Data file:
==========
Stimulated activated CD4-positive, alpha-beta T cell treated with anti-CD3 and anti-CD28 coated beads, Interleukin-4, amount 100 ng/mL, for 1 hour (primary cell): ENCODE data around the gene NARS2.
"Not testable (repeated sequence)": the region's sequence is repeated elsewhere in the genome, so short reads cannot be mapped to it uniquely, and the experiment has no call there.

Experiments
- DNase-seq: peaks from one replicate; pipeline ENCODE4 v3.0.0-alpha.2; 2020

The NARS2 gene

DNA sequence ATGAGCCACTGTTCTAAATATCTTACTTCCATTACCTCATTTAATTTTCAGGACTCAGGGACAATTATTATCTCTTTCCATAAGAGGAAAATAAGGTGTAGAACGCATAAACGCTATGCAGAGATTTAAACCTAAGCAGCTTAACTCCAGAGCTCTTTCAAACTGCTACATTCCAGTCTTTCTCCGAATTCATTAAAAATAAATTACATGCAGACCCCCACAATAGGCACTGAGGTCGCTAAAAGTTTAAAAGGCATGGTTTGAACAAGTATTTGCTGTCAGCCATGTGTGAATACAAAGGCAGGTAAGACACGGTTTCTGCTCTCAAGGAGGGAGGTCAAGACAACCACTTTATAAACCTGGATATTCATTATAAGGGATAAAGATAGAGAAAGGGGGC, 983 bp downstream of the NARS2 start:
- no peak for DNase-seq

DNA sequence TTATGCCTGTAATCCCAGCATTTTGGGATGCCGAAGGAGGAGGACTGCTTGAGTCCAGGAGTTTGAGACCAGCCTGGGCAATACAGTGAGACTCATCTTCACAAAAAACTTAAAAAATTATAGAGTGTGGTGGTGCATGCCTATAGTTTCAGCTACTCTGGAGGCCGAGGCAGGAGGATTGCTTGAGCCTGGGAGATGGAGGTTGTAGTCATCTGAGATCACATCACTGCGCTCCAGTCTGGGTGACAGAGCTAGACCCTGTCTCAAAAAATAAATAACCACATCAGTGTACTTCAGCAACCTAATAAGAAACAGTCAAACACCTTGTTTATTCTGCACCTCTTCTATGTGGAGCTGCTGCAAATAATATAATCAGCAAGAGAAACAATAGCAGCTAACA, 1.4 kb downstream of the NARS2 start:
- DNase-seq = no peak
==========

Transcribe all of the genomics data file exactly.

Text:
Stimulated activated CD4-positive, alpha-beta T cell treated with anti-CD3 and anti-CD28 coated beads, Interleukin-4, amount 100 ng/mL, for 1 hour (primary cell): ENCODE data around the gene NARS2.
"Not testable (repeated sequence)": the region's sequence is repeated elsewhere in the genome, so short reads cannot be mapped to it uniquely, and the experiment has no call there.

Experiments
- DNase-seq: peaks from one replicate; pipeline ENCODE4 v3.0.0-alpha.2; 2020

The NARS2 gene

DNA sequence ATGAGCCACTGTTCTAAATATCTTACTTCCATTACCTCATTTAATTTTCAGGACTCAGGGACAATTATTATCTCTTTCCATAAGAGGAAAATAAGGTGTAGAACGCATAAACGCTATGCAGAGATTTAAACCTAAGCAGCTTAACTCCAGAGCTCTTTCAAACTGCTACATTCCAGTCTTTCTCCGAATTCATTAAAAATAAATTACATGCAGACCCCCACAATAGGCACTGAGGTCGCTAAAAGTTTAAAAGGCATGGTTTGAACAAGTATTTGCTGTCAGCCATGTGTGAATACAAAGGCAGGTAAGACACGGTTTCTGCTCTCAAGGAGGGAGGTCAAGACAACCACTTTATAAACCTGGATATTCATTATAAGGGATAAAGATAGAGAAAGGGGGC, 983 bp downstream of the NARS2 start:
- no peak for DNase-seq

DNA sequence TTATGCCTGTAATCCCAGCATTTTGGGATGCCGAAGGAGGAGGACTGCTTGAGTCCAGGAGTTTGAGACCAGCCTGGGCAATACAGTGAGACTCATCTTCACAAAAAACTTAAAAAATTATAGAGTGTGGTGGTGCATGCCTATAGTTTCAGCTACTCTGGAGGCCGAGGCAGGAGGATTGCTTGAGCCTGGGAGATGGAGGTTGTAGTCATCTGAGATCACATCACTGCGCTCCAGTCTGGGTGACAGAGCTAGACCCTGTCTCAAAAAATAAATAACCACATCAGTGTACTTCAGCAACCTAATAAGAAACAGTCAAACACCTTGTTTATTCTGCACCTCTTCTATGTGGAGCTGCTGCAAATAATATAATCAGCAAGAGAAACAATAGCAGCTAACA, 1.4 kb downstream of the NARS2 start:
- DNase-seq = no peak